Define Frequency Ranges for Lows, Lower Mids, Upper Mids, Highs???

Discussion in 'Amps and Cabs' started by dewman, Dec 26, 2007.

  1. dewman

    dewman Gold Supporting Member

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    Can someone post a frequency range for the spectrum of lows, mids and highs that could help me find appropriate breakpoints to define lower mids from upper mids in Hz or kHz. Just expermenting with an amp voicing and want to have some sort of quantitative ranges of frequencies so I can see how changing caps affects mids and the ability of the amp to have sweetened highs and appropriate mids o cut through and a bigbottom end. Any useful descriptions of low end and the relationship to the frequency spectrum typically occupied by bass and keyboards are also helpful! Thanks-
     
  2. stratovarius

    stratovarius Supporting Member

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    I'm skeptical that you'll get definitive answers. It's just too relative. Consider that highs on a guitar amp are really mids in the audio world.
     
  3. dewman

    dewman Gold Supporting Member

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    Well that being said, and that's a fair criticism, even relative ranges would be helpful. Again I'd like to focus on guitar frequency ranges.
     
  4. Mickey Shane

    Mickey Shane apolitical Silver Supporting Member

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    A standard tuned 6 string should go from 80Hz to 6KHz. Dividing by 4 gives 1480Hz per section. It's rough, but workable.

    Lows = 80Hz - 1.5K

    Low mids = 1.5K - 3K

    Upper mids = 3K - 4.5K

    Highs = 4.5K - 6K

    All linear.
     
  5. GAT

    GAT Gold Supporting Member

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    I think this is a real good question as I always "hear" music and instruments as frequencies. Must be my soundman ear!

    Ultra lows: 20-80
    Lows: 80-200
    Low mids: 200-500
    Mids: 500-1.4
    High mids: 1.4-2.5
    Highs: 2.5-4
    Ultra highs: 4-20

    Of course, they all interact with each other. Ultra highs add "air" to the sound, low mids can add mud or girth depending on the mix.

    Anyway, that's my take on it. Happy Holidays Dewman!!
     
  6. Ricker

    Ricker Member

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    I like these ranges............I think they are spot on.
    You'd be hard pressed to argue these values.

    The upper mids are the most argued and misinterpreted in guitar land.
    Alot will describe these as highs but technically they are not.
    V30s have alot of these upper mids but have rolled off highs .....................
    And so the technically incorrect will say they have too much treble............
    But the technically correct will say they have rolled off treble.

    Yup
    Rick
     
  7. Norjef

    Norjef Member

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    Gittarilly speaking--lows 80-160
    low/mids 160-400
    mids 400-1500 (love Ampeg rocker-switches)
    upper mids 1500-3000
    trebles 3000-5000
    presence above 5000
     
  8. imjustadrummer

    imjustadrummer Member

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    check out these graphs from Ted Weber that was posted to a thread of mine on the EVM12L by malabarmusic...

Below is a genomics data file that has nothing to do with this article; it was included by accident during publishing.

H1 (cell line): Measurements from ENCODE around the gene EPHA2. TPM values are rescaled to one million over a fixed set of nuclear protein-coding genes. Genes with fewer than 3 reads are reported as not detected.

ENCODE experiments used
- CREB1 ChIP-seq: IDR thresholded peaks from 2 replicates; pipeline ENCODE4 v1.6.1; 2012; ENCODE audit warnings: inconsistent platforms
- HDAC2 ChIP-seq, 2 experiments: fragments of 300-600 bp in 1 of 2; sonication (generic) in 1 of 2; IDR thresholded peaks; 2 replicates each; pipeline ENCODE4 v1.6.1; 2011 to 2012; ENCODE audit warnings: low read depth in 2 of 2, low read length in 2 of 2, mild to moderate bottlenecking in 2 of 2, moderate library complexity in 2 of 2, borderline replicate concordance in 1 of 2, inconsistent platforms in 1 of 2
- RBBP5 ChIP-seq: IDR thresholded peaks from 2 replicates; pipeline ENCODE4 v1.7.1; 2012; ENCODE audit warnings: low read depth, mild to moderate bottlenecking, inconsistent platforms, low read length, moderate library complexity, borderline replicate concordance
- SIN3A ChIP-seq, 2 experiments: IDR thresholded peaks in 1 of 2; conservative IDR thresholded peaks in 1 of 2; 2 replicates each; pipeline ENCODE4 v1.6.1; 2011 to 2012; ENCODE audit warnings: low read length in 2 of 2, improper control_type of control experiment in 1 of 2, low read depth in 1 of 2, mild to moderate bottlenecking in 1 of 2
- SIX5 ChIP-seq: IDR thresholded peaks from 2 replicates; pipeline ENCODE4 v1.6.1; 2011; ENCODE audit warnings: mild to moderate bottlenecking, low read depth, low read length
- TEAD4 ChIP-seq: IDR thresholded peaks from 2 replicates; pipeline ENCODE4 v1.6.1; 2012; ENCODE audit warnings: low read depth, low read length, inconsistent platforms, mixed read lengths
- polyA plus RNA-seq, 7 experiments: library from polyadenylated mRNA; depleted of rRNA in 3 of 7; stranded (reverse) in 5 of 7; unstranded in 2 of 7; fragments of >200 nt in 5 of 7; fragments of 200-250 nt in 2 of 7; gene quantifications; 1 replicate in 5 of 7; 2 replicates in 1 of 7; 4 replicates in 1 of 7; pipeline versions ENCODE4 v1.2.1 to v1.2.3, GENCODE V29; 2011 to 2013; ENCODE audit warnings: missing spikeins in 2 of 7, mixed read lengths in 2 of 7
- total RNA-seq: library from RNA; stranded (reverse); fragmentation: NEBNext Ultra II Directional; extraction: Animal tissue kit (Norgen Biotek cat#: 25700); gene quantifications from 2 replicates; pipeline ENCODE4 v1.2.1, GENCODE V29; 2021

interesting to see where EADGBE fall on the Hz chart and the rest of the "speaker characteristic" above that...

    Courtesy of Ted Weber:

    EVM

    [​IMG]

    V30

    [​IMG]

    Greenback

    [​IMG]


    Blue

    [​IMG]


    Ted's data suggest that calling the EVM "flat" would be a stretch. To be sure, it would make a lousy PA speaker!

    Interesting to compare the visual peaks and valleys and see how they jibe with what we hear.

    - DB​
     
  9. Tommy_G

    Tommy_G Member

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    The Traditional Boogie Graphic EQ is interesting...

    Slider 1: 80 (Bass?)
    Slider 2: 240 (Low Mids?)
    Slider 3: 750 (Upper Mids?)
    Slider 4: 2200 (Treble?)
    Slider 5: 6600 (Presence?)

    Note that there is approximately 3x (octaves) between adjacent frequencies.
     
  10. Ricker

    Ricker Member

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    It's cute ...but it's wrong... ;-)
     
  11. Roccaforte Amps

    Roccaforte Amps Member

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    Knowing the frequencies of bass and keyboards
    is only usefull here if you're mixing a recording....
    If you're going to be experimenting by trying
    different part values how is knowing
    these frequencies going to help you?

    For "sweetened highs" it's not a matter
    of how much trebble you hold back
    or let through, it's how the whole
    circuit amplifies it.
    I think your best bet is to try different
    part values and listen to the changes.
    Guitar amplifiers are not about "calculators"
    and "blueprints", they're about tone
    made from a person who tried different
    things until it produced the desired sound.
    That's how we do it.
     
  12. John Phillips

    John Phillips Member

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    That's exactly how I think of it too - although I'd call the 'mid-bass' lower mid.

    Exactly.

    But not that far off... if you replace 'upper mids' with mids, 'treble' with upper mids, and 'presence' with treble.

    I find that Mesa EQ to be very musically useful too, exactly because it does fit with the 'ranges' I tend to think about.
     
  13. killer blues

    killer blues Member

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    ++++1 mr roccaforte
     
  14. GTRJohnny

    GTRJohnny Member

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    +1. For guitar, I think these values are pretty close...
     

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